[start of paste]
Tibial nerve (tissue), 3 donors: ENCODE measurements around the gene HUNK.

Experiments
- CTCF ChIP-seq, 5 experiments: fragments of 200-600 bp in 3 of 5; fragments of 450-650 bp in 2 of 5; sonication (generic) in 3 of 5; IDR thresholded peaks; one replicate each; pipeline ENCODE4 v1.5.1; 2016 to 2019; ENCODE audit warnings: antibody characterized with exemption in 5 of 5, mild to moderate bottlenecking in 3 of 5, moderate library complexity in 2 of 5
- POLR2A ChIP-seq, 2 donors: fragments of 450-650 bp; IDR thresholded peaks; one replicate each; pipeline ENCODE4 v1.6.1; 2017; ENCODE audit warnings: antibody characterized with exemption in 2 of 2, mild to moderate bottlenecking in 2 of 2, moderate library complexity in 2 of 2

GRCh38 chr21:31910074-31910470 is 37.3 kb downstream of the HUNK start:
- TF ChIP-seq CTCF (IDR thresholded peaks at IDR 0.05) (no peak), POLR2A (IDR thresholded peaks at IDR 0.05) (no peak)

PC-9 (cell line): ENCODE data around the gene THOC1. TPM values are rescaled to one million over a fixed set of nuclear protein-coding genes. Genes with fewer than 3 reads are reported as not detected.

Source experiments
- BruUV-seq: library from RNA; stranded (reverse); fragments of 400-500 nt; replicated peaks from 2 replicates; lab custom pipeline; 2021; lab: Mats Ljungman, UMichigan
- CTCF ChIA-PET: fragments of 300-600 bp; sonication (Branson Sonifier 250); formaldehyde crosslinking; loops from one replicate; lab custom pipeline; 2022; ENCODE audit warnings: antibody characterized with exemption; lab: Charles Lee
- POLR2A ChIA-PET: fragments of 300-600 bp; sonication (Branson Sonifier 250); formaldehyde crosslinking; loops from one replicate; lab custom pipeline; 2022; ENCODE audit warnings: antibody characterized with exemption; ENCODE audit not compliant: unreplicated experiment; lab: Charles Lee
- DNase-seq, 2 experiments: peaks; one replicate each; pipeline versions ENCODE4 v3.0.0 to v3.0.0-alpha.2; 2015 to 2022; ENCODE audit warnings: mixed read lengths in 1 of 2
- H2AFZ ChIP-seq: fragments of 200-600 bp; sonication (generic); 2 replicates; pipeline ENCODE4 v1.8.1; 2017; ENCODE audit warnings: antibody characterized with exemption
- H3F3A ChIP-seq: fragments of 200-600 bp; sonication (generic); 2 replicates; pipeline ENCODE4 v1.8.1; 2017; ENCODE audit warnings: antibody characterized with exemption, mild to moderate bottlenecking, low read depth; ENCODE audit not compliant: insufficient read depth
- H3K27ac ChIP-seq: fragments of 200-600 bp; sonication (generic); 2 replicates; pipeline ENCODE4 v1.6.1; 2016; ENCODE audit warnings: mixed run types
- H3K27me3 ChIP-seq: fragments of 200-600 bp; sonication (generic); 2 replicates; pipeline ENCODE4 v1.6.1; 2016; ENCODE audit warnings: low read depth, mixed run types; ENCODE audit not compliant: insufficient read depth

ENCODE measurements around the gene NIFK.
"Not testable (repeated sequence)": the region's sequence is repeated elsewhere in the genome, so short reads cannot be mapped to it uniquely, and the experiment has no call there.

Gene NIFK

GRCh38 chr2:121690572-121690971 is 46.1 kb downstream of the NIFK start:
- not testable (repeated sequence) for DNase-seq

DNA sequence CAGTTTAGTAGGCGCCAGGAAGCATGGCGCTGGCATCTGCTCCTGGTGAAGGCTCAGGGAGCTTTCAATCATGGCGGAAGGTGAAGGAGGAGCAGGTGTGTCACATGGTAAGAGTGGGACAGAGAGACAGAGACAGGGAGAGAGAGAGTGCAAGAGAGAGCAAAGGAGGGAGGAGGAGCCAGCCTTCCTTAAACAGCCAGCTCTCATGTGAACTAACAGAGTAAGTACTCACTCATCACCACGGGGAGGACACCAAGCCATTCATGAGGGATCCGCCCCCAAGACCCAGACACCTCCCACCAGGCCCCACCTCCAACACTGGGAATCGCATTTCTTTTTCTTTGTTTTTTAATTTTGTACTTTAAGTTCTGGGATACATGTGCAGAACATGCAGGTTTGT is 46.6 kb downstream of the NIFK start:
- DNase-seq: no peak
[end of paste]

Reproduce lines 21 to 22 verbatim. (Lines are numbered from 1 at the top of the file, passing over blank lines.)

- not testable (repeated sequence) for DNase-seq

DNA sequence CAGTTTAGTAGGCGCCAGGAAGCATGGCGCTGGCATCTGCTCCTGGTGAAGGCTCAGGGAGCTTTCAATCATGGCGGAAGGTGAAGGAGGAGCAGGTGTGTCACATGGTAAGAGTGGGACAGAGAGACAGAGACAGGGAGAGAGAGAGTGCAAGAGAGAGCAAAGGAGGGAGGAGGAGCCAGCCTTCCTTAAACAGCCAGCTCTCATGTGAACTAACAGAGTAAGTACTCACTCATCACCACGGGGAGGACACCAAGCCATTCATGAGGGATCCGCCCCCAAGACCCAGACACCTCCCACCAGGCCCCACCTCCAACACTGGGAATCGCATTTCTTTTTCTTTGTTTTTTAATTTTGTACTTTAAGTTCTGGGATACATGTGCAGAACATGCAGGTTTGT is 46.6 kb downstream of the NIFK start: